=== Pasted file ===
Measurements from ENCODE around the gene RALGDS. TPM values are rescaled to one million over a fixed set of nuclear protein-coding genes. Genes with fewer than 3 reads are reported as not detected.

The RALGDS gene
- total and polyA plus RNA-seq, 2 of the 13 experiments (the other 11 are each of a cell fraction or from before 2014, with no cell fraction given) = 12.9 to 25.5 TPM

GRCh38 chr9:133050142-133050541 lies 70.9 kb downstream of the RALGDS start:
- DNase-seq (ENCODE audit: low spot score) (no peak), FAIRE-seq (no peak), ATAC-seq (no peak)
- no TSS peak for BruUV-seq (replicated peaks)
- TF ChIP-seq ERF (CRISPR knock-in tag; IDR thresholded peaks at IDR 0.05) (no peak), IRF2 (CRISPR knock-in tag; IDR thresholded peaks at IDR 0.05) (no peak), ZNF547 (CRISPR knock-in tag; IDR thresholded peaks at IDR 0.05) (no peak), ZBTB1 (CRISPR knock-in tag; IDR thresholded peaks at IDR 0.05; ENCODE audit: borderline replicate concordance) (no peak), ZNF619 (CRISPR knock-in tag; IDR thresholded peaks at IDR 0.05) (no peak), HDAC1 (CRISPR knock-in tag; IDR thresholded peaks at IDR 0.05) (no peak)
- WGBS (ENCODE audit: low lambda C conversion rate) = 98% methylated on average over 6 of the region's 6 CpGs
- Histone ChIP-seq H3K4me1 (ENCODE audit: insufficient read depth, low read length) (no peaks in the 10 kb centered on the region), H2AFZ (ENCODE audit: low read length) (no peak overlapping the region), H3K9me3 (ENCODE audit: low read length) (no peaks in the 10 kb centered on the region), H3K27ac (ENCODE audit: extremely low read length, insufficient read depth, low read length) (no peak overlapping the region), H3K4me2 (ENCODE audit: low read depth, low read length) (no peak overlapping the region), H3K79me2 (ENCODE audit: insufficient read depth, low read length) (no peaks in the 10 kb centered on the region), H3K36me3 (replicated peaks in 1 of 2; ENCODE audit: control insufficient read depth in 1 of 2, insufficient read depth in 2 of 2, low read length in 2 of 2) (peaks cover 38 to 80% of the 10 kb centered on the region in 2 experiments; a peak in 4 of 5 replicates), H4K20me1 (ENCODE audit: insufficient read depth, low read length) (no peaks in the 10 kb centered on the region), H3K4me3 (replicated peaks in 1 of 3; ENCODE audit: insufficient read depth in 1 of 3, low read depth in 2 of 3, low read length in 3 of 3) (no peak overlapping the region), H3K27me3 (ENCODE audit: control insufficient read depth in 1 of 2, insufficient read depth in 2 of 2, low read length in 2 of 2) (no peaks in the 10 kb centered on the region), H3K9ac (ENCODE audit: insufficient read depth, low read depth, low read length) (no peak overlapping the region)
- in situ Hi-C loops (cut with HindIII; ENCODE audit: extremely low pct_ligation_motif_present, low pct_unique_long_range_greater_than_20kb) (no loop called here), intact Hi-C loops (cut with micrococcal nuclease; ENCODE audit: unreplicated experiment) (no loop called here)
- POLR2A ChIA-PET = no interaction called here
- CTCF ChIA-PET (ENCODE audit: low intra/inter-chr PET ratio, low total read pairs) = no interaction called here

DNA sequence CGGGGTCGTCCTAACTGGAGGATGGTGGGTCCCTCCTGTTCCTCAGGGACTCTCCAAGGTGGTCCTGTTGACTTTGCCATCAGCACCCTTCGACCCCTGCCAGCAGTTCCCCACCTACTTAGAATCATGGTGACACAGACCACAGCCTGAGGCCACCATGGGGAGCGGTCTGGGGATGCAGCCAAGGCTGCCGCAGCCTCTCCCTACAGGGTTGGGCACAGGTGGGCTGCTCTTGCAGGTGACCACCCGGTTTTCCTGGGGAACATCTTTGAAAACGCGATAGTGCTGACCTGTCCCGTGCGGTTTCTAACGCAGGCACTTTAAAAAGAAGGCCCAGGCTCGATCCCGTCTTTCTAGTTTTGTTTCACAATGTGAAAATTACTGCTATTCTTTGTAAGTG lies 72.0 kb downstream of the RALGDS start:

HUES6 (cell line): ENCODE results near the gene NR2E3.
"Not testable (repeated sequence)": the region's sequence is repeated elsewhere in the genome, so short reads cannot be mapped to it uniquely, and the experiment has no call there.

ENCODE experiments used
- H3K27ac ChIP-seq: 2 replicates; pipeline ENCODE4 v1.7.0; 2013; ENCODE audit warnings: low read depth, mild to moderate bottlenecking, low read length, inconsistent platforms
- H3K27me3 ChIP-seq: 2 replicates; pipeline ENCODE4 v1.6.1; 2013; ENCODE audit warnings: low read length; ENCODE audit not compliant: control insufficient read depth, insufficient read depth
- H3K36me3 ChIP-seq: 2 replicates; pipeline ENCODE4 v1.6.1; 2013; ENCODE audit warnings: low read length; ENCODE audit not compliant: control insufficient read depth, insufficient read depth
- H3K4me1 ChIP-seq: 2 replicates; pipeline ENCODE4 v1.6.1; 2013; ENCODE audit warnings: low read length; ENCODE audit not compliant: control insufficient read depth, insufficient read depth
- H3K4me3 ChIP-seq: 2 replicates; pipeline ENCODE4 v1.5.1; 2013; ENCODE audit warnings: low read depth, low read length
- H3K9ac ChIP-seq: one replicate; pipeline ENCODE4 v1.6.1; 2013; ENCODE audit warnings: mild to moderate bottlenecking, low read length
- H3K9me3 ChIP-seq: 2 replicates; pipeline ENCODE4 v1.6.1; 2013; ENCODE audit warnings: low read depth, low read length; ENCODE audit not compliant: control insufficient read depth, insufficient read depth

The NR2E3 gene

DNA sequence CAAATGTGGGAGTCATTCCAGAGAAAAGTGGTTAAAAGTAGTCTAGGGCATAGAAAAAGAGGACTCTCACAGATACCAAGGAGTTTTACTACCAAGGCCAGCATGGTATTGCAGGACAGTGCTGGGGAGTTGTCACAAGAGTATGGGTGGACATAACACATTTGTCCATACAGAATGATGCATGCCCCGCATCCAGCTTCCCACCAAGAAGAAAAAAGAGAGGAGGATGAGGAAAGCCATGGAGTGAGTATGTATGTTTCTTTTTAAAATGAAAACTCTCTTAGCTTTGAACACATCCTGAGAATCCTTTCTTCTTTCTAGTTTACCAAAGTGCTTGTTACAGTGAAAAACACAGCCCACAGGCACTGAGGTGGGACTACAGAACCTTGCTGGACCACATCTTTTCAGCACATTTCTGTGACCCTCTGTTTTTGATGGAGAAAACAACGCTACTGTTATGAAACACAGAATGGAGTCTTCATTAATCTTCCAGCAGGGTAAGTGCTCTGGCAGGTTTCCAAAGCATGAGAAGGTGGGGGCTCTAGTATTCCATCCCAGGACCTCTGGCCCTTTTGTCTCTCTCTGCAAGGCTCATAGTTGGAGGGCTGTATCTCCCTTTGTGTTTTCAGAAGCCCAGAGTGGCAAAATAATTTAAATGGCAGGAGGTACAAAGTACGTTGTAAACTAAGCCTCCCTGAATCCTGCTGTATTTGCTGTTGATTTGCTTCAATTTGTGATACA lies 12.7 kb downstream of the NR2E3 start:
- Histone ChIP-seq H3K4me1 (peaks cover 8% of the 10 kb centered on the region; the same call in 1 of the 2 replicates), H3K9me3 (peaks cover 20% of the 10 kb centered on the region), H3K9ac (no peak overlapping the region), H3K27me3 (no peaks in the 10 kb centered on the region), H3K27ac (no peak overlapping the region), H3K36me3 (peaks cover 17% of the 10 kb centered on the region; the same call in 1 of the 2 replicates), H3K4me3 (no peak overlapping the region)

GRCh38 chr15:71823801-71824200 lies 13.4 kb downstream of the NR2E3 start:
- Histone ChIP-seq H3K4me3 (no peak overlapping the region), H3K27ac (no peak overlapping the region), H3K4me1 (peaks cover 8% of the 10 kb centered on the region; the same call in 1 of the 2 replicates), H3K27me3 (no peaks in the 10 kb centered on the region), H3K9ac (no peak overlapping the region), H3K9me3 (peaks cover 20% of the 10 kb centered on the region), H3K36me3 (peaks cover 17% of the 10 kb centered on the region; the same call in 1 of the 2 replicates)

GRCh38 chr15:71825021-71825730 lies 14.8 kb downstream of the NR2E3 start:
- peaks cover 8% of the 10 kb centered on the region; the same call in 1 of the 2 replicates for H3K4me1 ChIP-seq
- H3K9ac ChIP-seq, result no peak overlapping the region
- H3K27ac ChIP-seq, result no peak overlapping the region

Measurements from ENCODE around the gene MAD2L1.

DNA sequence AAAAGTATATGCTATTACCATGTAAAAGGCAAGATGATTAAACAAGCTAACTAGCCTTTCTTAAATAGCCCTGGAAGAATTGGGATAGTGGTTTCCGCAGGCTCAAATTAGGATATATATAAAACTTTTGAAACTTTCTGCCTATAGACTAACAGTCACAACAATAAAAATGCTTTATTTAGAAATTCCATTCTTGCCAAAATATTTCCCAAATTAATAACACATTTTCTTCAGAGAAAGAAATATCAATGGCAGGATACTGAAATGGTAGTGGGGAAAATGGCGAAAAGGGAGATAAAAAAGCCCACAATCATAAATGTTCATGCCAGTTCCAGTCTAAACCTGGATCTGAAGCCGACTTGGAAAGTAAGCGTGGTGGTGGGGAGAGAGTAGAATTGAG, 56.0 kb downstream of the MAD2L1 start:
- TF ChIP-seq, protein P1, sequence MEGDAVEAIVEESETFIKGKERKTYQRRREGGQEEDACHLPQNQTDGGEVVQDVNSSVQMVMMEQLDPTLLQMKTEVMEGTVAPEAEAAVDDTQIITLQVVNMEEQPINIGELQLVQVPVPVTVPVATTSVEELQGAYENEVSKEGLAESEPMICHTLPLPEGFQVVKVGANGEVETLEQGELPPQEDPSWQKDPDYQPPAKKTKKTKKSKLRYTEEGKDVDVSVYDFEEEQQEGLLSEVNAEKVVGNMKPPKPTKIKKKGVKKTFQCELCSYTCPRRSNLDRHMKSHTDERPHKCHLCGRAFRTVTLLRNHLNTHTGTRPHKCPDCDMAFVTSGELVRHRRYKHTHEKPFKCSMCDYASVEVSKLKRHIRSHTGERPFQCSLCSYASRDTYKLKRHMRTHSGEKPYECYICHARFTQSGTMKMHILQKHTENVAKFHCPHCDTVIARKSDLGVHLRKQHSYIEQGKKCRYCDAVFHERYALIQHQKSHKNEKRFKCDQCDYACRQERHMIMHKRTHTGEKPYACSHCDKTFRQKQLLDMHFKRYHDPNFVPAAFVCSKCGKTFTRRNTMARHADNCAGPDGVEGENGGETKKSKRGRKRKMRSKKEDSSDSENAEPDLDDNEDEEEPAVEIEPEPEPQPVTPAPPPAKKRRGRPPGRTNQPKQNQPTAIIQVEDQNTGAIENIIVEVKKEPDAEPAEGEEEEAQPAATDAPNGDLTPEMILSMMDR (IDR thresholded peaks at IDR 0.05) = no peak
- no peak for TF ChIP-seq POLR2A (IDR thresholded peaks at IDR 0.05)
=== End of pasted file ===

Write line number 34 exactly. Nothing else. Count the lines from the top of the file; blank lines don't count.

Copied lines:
DNA sequence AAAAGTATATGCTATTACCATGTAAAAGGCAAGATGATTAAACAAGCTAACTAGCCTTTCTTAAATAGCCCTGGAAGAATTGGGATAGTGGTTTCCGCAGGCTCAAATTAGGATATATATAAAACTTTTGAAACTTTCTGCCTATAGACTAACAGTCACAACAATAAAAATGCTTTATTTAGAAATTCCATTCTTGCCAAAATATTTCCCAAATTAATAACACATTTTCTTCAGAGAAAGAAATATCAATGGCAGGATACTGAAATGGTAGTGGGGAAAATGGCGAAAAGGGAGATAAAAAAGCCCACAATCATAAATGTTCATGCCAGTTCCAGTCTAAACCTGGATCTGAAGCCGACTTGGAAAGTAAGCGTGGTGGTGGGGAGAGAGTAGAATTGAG, 56.0 kb downstream of the MAD2L1 start: